June 17, 2014
At least 500 AT&T customers have become the victims of a security breach, exposing sensitive personal information like victims’ Social Security numbers and birth dates.
However, this wasn’t a traditional instance of hacking to commit financial fraud (like, for example, recent cyberattacks). AT&T says that the intent of the attack, which occurred between April 9th and April 21st, was to request codes from AT&T that are used to “unlock” AT&T mobile phones in the secondary mobile market.*
In short, hackers (reportedly employees from an outside service vendor) pretended to be AT&T customers in order to unlock old, used devices.
Debate surrounding the “unlocking” policy has made news in the past (Major US Wireless Carriers Will Allow Device Unlocking) – Last year, FCC Chairman Tom Wheeler promoted an agreement between carriers and The Wireless Association (CTIA) adopting a voluntary set of unlocking policies.
The problem is that, because the process requires altering a locked device’s firmware, unlocking is considered a violation of the Digital Millennium Copyright Act (DCMA) when performed without carrier permission.
Currently, AT&T and other carriers allow device unlocking, but with restrictions: Users can only request unlocking at the beginning or end of their two-year contracts, and requests can only be made through their carriers.
Opponents argue that carriers’ unlocking policies are too strict, unnecessarily tying consumers to their carrier while simultaneously making it difficult to reuse old devices. This is important, especially considering today’s huge market for refurbished phones (despite the fact that the smart device industry continues to grow).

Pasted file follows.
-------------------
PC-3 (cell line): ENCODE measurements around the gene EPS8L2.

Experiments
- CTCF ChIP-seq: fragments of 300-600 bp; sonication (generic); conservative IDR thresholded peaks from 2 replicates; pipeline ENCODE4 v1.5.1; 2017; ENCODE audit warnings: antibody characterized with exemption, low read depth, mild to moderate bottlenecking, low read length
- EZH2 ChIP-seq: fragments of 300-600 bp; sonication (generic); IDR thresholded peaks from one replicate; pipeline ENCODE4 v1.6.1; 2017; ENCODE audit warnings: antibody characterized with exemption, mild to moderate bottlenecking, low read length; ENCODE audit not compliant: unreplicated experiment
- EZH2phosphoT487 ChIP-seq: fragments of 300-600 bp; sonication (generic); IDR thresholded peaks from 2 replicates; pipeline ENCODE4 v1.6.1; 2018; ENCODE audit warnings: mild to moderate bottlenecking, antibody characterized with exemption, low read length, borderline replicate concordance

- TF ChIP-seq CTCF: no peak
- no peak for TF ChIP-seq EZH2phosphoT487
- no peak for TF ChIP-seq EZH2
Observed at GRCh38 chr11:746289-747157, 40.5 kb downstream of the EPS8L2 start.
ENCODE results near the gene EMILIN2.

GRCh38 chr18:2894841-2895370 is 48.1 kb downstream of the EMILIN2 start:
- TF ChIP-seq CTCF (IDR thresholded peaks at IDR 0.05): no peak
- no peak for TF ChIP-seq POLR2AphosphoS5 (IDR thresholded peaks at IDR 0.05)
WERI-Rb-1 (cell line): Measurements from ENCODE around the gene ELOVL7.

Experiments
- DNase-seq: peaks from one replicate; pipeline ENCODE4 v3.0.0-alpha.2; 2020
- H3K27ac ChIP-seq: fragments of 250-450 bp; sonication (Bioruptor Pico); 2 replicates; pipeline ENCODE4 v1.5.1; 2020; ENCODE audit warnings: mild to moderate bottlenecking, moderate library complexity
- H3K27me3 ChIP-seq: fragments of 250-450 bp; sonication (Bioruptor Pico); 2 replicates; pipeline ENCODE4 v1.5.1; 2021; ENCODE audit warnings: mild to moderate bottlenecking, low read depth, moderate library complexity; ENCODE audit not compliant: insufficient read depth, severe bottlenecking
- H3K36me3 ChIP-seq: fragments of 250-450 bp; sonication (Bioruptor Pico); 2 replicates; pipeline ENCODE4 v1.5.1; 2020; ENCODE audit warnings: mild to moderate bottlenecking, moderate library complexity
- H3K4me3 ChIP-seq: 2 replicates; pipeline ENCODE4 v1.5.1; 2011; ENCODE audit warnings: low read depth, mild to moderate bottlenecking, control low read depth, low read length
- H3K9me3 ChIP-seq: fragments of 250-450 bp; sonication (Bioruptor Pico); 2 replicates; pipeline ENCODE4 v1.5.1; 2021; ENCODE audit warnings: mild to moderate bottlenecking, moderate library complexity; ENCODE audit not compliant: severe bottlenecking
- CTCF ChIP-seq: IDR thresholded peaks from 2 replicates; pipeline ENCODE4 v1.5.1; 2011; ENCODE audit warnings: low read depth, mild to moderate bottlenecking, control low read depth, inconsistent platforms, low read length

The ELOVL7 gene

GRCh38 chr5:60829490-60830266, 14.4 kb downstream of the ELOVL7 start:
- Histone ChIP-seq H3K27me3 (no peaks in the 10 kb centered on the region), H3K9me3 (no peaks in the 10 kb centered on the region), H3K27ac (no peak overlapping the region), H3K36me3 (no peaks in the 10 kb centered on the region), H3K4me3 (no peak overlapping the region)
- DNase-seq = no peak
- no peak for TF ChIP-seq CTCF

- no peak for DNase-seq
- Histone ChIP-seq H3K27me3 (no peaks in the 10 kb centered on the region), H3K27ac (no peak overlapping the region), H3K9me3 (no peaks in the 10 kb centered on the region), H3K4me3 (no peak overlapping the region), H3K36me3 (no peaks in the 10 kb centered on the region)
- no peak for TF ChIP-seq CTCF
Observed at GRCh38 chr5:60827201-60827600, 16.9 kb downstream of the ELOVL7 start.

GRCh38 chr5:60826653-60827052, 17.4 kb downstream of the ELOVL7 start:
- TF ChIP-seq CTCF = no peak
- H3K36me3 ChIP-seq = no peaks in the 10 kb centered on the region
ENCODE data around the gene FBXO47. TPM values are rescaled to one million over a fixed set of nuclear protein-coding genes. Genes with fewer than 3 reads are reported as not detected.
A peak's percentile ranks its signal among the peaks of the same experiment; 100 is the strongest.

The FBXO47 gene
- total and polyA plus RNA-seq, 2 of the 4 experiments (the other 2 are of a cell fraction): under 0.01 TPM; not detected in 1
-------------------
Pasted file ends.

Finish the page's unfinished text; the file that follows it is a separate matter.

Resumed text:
On the other hand, carriers claim that if devices aren’t initially set up to access their networks, users won’t be able to access embedded services anyway. In addition, CTIA is concerned that the bulk unlocking of devices will increase the potential for stolen mobile devices.†
If nothing else, however, this recent breach clearly demonstrates the fact that users would compromise our most sensitive information just to recycle used devices.
In light of AT&T’s breach, experts wonder whether more progressive unlocking policies would prevent future attacks; meanwhile, wireless industry officials argue that these policies help regulate a “gray market” for stolen phones that could carry malware to steal personal information.*
Yet for now, and especially for those affected by the cyberattack, it seems that these strict regulations are forcing the market in that direction.
Whatever the case, the policy still has a long way to go. For now, AT&T will reportedly provide victims with one year of free credit monitoring.†
* Fung, Brian. Carriers’ tight grip on cellphone unlocking seems to have resulted in a cyberattack, The Switch, The Washington Post.
† Meyer, Dan. AT&T warns of potential account hack tied to device unlocking request, RCR Wireless.